Using the Active Voice to Strengthen Your Writing
Writing in the active voice means constructing sentences where the subject “acts”:
- I threw the ball.
- You are making too much noise.
- Ben will eat popcorn and watch a movie tomorrow evening.
In each of these sentences, the subject (I, You and Ben respectively) performs the action of the verb (threw, making, will watch). The sentences are punchy, direct and make it clear who’s doing what.
Writing in the passive voice means constructing sentences where the subject is “passive” – acted upon, rather than agents of action. For many forms of writing, this can create an undesired effect: sentences often become confusing or simply dull.
- The ball was thrown by me.
- Too much noise is being made by you.
- Tomorrow evening, popcorn will be eaten and a movie will be watched by Ben.
In each of these sentences, the subject (“the ball”, “too much noise”, “popcorn” and “a movie”) is being acted upon by the verb. With sentences written in this way, we can even eliminate the agent who is performing this action:
- The ball was thrown.
- Too much noise is being made.
- Tomorrow evening, popcorn will be eaten and a movie will be watched.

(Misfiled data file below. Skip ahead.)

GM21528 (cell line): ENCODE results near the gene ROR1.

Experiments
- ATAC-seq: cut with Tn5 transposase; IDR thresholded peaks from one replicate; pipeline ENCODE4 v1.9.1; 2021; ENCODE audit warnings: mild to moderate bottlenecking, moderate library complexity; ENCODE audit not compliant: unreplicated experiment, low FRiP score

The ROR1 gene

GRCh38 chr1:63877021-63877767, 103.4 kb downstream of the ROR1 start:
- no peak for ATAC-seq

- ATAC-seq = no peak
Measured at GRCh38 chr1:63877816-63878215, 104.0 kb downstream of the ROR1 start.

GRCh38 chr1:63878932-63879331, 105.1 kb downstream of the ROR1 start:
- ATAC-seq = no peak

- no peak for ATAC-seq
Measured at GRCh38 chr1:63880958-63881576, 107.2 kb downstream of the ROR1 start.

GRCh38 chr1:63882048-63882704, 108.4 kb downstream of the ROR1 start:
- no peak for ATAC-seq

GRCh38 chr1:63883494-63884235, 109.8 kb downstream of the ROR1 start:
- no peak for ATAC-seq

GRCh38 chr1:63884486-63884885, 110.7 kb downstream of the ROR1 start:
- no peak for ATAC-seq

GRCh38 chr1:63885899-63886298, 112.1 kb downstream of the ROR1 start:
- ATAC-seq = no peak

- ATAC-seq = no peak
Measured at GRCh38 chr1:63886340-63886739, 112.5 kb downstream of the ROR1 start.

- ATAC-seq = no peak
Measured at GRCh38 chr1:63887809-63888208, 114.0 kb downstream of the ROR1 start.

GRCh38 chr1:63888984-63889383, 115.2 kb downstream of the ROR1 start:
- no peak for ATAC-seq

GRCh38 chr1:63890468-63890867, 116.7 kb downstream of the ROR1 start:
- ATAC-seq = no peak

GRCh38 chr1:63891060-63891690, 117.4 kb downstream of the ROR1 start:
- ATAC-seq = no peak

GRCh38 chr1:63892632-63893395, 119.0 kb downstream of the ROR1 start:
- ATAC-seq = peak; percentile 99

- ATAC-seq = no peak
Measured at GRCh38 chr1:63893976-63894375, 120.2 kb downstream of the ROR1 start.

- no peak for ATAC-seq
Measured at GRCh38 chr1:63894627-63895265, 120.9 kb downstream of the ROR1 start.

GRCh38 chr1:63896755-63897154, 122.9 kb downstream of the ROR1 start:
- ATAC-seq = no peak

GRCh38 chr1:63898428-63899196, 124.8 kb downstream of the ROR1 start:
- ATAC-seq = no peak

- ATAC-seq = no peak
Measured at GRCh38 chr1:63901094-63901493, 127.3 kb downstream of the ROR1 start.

These are all perfectly correct sentences, but the reader has the sense that something is missing. Who threw the ball? Who or what is making too much noise? And surely someone’s going to watch that movie and eat that popcorn?
Why is the Active Voice So Important?
If you’ve ever had a go at creative writing, you’ll probably have come across the advice to always write in the active voice. This is a good rule of thumb for most pieces of fiction: sentences in the active voice have energy and directness, both of which will keep your reader turning the pages!
Sentences written in the active voice are also less wordy than those in the passive voice – and cutting unnecessary words always improves a piece of writing, whether it’s fiction or non-fiction.
Students writing academic essays can sometimes tie themselves in knots trying to make sentences sound “formal” – which often (mistakenly) is taken to mean putting a sentence in the passive voice. Here’s an example (thanks to the UVic Writers’ Guide):
- “The theme that was most dealt with by the 16th Century poets was . . .”
This could be rewritten in the active voice as:
- “The 16th Century poets most often dealt with the theme of . . .”
This sentence is shorter, to the point, and the reader is less likely to switch off half-way through. It is just as “formal” and academically correct as the first one, but makes for a better piece of writing by being snappier.
How to Get Starting Using the Active Voice
Take a piece of writing that you’ve produced, and go through working out if each sentence is in the active or the passive voice. One clue to look out for when searching for sentences in the passive voice is the use of “was”:
- “The theme that was most dealt with by the 16th Century poets…”
- “His death was regretted.”
(Though note not all sentences using “was” are passive: “I was riding my bike” is active, “My bike was being ridden by me” is passive.)